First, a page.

More than 200 cryptocurrency accounts were also frozen and a "vast amount of data" was gathered after taking control of the operation's backend. This includes more than 1,000 decryption keys. UK victims will be contacted directly by the NCA while those in the US are advised to visit the new dedicated FBI portal to determine whether their files can be decrypted.

In addition, decryptors will be added to Europol's "No More Ransom" portal and made available in 37 languages.

"The NCA has also obtained the LockBit platform's source code and a vast amount of intelligence from their systems about their activities and those who have worked with them and used their services to harm organizations throughout the world," the NCA said.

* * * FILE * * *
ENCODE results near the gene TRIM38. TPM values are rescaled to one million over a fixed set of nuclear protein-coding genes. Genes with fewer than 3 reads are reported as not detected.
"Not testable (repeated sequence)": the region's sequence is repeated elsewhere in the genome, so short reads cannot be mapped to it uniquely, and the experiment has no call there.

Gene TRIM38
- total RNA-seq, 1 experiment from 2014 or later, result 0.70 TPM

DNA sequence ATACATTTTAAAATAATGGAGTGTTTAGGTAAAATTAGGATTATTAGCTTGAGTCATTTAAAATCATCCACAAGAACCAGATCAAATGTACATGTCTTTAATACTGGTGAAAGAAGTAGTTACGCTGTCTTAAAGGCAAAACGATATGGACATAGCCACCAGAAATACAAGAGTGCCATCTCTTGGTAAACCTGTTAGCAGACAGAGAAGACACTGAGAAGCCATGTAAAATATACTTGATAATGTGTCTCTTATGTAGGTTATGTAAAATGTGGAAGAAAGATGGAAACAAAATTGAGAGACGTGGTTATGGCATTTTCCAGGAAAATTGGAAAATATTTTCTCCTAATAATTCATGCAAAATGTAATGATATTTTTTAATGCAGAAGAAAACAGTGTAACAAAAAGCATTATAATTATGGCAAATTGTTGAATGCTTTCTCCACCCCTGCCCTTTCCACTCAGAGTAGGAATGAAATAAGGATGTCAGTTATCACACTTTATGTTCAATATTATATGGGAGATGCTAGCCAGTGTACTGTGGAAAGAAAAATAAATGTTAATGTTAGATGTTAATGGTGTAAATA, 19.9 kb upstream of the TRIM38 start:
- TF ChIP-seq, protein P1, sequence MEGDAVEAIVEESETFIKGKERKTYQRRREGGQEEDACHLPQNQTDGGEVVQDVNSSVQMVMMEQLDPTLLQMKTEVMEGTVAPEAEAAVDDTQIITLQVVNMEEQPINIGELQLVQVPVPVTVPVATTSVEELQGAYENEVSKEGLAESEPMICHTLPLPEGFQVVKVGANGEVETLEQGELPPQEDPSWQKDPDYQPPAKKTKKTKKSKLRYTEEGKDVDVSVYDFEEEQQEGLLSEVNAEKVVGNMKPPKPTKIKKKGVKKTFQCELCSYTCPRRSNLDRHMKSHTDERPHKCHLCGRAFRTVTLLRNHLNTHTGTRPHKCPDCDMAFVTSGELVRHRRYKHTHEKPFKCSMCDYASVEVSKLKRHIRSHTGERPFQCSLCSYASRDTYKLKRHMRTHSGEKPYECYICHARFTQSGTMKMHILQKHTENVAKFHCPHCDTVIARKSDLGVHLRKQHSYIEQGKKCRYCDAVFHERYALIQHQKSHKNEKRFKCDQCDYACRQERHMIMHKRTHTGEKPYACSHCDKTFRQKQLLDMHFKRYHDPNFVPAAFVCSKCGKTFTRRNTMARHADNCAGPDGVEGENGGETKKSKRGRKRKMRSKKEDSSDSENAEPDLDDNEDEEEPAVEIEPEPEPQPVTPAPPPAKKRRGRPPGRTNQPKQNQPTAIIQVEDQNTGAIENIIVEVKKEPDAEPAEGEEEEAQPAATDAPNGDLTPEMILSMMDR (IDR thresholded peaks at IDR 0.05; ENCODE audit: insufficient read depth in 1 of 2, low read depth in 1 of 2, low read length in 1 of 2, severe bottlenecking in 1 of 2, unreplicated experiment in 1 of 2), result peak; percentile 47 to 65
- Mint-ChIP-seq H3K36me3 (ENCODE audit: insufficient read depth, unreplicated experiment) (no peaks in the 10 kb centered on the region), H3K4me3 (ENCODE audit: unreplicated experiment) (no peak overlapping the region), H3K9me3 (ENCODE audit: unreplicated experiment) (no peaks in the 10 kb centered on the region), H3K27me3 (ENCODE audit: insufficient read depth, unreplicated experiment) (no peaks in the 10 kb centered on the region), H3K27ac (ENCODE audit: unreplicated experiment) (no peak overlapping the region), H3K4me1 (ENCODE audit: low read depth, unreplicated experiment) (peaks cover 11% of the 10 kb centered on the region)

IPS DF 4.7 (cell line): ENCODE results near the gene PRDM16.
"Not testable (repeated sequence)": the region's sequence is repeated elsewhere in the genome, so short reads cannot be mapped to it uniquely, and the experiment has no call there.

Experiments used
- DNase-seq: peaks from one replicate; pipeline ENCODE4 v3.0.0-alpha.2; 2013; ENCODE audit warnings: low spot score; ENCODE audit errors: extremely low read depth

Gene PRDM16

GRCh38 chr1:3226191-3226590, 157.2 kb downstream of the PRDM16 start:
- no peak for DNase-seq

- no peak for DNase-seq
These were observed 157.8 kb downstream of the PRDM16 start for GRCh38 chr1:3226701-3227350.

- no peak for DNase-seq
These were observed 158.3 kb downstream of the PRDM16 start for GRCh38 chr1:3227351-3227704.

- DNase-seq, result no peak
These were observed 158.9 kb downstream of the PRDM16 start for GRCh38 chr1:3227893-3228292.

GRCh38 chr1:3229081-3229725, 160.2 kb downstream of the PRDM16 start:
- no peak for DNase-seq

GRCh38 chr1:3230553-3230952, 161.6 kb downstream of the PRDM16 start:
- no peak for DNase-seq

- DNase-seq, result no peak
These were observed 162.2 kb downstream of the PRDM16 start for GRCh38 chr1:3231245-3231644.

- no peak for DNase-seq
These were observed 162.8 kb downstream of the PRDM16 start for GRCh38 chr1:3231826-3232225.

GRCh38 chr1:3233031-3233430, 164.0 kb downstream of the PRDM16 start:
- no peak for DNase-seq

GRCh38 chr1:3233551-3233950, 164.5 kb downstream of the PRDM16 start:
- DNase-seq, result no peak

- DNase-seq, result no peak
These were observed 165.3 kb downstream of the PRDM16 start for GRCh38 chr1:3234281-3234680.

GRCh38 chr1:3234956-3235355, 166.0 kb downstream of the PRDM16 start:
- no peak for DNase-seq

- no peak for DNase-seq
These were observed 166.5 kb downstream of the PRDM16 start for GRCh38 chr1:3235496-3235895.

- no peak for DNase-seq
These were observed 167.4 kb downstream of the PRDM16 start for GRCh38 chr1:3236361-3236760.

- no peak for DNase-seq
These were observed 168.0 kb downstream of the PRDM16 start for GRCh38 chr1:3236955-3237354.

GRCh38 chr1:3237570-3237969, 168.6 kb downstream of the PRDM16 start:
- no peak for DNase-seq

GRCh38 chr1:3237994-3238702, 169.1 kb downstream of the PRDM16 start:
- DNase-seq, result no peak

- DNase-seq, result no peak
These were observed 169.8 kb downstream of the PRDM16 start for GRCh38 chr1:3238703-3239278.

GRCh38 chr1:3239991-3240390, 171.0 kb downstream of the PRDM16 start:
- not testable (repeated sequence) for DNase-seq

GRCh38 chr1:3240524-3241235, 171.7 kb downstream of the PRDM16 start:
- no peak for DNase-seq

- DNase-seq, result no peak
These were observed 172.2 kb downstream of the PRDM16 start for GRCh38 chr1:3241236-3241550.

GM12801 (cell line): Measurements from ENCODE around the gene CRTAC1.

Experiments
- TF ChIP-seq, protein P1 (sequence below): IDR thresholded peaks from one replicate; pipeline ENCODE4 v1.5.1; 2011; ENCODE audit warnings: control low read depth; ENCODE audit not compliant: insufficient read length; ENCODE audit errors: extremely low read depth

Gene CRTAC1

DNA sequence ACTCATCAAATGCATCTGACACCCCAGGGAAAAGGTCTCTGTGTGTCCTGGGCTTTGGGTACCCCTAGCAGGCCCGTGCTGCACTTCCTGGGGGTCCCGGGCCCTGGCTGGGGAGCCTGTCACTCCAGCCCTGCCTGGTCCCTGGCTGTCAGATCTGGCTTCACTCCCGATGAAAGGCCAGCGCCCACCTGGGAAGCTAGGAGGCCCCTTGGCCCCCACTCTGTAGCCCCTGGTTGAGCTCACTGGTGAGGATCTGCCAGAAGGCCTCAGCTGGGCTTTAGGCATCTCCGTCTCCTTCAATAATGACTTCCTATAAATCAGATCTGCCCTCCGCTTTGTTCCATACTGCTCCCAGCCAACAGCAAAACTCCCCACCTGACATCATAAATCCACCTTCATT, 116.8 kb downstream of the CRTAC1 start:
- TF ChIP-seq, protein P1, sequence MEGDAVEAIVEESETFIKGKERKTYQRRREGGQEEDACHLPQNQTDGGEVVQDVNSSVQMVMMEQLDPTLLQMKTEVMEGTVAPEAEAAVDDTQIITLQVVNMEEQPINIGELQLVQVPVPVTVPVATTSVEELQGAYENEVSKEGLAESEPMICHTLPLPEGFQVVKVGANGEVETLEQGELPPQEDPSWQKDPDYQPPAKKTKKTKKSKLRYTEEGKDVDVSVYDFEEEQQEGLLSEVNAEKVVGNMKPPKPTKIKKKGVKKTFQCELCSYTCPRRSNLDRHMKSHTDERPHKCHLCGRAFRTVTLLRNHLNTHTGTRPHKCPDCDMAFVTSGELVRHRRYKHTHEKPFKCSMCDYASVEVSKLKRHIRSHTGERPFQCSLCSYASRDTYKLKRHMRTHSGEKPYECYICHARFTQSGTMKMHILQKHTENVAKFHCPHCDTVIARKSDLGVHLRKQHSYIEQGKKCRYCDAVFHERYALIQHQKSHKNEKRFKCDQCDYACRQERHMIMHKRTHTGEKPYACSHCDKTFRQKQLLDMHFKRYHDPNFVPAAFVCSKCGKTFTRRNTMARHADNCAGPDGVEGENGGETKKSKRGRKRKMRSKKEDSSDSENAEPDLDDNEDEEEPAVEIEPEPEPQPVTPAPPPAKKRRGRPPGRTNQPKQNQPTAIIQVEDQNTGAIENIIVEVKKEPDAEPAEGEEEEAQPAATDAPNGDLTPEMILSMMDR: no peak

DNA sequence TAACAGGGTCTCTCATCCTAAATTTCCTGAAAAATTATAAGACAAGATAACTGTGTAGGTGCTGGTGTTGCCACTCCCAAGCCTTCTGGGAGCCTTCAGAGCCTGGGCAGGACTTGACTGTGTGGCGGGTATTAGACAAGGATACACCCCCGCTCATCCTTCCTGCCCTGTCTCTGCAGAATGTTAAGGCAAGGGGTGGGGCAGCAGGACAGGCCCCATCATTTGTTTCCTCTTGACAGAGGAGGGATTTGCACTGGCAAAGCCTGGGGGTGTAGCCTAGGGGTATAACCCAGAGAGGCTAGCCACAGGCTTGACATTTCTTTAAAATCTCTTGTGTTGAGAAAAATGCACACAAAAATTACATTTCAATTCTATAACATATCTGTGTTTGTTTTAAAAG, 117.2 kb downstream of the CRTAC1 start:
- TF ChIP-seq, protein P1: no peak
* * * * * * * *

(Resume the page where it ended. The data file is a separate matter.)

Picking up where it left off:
Screenshot provided by the NCA of LockBit's affiliate portal

Screenshot provided by the NCA of LockBit's affiliate portal

In analyzing this data, it also found evidence of data held on victims that had paid ransoms, exemplifying why victims cannot trust criminals to delete their data, as they often promise, once a ransom is paid.

"This operation demonstrates both our capability and commitment to defend our nation's cybersecurity and national security from any malicious actor who seeks to impact our way of life," said FBI director Christopher A Wray.

"We will continue to work with our domestic and international allies to identify, disrupt, and deter cyber threats, and to hold the perpetrators accountable."

What to expect this week